Anne Boden: ‘Starling Bank is coming to Ireland in Q1 2018’

21 Nov 2017

Starling Bank CEO Anne Boden. Image: Starling Bank

On a mission to upend the traditional retail banking model using cutting-edge fintech tools, Anne Boden believes it’s time consumers realised that their data is valuable currency.

Boden makes a very good point about data: the banks have it but consumers don’t and, as a result, the banks always have the upper hand. That was, however, until the fintech revolution began.

“It always struck me that this was a very unfair, unequal relationship,” she explained during a visit to Dublin.

‘We believe in using all of our energies to really transform the current account and be the best current account in the world’

With Starling Bank, the former chief operating officer of AIB is on a mission to create the best bank account in the world.

Starling Bank is regulated in the UK and is being passported into the Irish banking system in time for launch in the first quarter of 2018.

Founder and CEO Anne Boden has more than 30 years’ experience in retail banking and intends to build a smart, personalised and fully mobile banking experience that suits the modern consumer.

Banking on consumers

“I was a computer science grad and started working in the banking world in 1981 and have worked with most of the big banks.

“I increasingly came to the conclusion that the banks used data very bluntly, not cleverly. And, most of the time, that data is used to sell you more products. We [the banks] know something about you; you probably changed your name, got married, and they are suddenly trying to sell you something like life insurance. That’s a very unequal relationship.

“But what if that data was owned by an individual and they had the opportunity of sharing if they wanted to for the purpose of securing a mortgage? That’s the freedom I believe in.”

Boden whips out her iPhone and proudly shows the Starling Bank app, exclaiming: “This is how we make banking proactive!”

She demonstrates how the app can do clever things such as instantly lock a card, or how AI is used to help customers better understand their spending. Users can set targets for things they are saving up for, or make payments anywhere easily.

“We are launching in Ireland in Q1 2018. We are already fully launched in the UK and my plan is to bring Starling Bank to Europe.”

Boden believes it is vital to start with one core product. “We believe in focus and doing a few things really, really well. You cannot be a disrupter if you try to do everything on just a small scale. We totally focus on the current account part of the supply chain and are happy that other products provided to our customers are provided by other players. We believe in using all of our energies to really transform the current account and be the best current account in the world.”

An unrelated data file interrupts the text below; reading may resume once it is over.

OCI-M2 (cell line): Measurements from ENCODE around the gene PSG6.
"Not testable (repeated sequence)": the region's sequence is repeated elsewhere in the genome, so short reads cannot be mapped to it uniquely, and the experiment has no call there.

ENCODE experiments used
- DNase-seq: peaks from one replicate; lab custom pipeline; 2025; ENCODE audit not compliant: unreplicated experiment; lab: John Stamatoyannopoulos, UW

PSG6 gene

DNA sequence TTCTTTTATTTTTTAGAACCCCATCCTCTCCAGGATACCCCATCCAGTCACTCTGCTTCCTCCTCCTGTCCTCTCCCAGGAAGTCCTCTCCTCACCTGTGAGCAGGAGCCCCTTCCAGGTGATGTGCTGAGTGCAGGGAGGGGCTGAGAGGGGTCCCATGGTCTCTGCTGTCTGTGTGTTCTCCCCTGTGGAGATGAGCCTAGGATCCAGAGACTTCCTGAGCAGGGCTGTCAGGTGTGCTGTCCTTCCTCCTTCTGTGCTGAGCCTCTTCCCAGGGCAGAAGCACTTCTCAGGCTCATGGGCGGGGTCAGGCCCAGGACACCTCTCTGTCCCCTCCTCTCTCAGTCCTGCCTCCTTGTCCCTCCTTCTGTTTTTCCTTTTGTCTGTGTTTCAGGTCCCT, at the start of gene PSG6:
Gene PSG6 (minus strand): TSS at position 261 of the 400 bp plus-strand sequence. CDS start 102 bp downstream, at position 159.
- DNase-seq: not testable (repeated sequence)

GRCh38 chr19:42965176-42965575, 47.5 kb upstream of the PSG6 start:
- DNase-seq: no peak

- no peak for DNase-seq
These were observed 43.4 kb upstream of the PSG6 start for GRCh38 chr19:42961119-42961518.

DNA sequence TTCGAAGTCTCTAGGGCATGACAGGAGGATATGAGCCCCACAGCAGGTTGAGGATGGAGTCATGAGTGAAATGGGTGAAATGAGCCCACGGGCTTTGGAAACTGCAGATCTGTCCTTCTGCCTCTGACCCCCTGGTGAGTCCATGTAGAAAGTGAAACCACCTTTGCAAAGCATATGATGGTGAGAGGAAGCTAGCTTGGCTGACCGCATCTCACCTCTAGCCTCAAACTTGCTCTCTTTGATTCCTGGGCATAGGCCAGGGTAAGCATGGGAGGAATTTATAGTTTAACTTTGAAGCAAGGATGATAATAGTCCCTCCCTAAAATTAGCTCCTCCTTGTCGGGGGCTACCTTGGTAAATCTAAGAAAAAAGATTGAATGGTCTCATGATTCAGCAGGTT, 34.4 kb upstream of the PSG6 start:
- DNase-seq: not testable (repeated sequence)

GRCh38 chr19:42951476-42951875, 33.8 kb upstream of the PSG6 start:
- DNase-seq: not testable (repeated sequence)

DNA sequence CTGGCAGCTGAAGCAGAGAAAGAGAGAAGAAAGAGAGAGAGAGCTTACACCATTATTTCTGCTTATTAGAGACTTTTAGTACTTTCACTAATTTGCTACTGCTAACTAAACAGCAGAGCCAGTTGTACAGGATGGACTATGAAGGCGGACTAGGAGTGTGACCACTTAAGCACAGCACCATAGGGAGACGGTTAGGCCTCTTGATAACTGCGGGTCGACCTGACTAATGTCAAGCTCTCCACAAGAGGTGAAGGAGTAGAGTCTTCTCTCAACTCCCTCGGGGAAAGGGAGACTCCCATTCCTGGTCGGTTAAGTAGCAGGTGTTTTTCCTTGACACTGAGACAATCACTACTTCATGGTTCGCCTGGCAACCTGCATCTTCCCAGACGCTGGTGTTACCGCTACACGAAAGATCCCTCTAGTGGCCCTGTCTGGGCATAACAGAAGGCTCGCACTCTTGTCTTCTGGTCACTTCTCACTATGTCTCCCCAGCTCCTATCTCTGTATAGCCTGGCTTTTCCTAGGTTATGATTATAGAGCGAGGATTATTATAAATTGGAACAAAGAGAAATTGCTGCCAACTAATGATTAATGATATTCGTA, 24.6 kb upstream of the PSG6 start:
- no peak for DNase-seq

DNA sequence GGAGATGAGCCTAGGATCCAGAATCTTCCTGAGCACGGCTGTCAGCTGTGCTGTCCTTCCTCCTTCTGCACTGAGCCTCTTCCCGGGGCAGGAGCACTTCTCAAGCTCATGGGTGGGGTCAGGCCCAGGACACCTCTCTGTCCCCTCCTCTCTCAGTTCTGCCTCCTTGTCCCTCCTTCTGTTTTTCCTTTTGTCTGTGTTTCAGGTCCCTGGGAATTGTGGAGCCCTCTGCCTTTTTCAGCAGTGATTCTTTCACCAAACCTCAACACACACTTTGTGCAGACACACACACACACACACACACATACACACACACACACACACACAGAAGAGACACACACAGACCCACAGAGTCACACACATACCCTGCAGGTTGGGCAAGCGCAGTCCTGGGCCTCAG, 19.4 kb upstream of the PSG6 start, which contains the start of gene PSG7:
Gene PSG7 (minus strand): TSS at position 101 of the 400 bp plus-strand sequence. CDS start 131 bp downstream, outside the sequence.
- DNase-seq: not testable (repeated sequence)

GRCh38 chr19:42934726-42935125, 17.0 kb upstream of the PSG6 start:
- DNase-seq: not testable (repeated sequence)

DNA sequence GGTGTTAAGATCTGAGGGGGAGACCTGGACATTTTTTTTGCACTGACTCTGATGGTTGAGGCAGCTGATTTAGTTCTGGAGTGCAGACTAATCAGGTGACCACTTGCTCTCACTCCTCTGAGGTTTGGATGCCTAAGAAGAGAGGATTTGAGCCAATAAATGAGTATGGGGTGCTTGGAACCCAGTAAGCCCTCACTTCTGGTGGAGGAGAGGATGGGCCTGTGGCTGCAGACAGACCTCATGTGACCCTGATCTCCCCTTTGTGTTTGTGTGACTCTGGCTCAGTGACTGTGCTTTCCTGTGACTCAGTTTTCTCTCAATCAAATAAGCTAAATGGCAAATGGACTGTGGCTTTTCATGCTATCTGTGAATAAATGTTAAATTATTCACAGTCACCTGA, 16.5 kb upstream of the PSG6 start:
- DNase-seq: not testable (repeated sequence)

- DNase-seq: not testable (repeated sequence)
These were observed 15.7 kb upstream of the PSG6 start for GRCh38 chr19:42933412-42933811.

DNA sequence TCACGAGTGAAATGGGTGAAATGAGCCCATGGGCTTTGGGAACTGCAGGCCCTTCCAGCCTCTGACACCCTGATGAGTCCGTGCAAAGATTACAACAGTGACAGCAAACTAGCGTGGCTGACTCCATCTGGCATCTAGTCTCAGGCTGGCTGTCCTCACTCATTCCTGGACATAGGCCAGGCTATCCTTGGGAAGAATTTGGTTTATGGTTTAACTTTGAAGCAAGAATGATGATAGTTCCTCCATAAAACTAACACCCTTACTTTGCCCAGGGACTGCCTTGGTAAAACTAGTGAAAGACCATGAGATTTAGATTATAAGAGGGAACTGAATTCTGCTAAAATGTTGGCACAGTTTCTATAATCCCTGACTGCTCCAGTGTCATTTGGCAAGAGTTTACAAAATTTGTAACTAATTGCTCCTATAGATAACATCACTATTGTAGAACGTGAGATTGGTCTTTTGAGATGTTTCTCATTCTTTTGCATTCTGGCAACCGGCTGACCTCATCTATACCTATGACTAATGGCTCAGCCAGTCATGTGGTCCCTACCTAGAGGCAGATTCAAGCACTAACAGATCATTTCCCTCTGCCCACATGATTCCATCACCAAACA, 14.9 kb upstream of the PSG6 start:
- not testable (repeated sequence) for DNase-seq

Information is power

The key, Boden believes, is empowering the consumer with data.

“We are Mastercard issuers and we have direct access to payment systems, and each transaction is data.

“For example, we can provide a map showing where you spend your money the most and give you better knowledge about day-to-day transactions. We capture lots and lots of information and then use AI to analyse it. We can say how much you are spending on your shopping versus utilities. We can help you to set goals and we can actually help you to control your spending and your security.

“That information is currency and you should be able to use your data in a focused way. You could choose to share your spending data with mortgage providers and we will KYC (know your customer) using open banking to fill in forms for you. But it is your choice, not our choice.”

Boden said the company is launching a euro account for UK customers.

“We will then roll into Ireland. We have our passport ready and we will be in Ireland in the first quarter of next year.”

I put it to Boden that the banking world has barely changed in 200 years, save for the arrival of ATMs and then the internet.

“Is fintech the biggest revolution to hit banking? Oh yes, definitely. Technology has changed the way we do so many things, whether it’s iTunes for buying music, or Amazon for buying day-to-day goods.

“But nobody has really changed the way you do your banking, until now. Everyone in banking has done incremental things, but people want more.”

John Kennedy is a journalist who served as editor of Silicon Republic for 17 years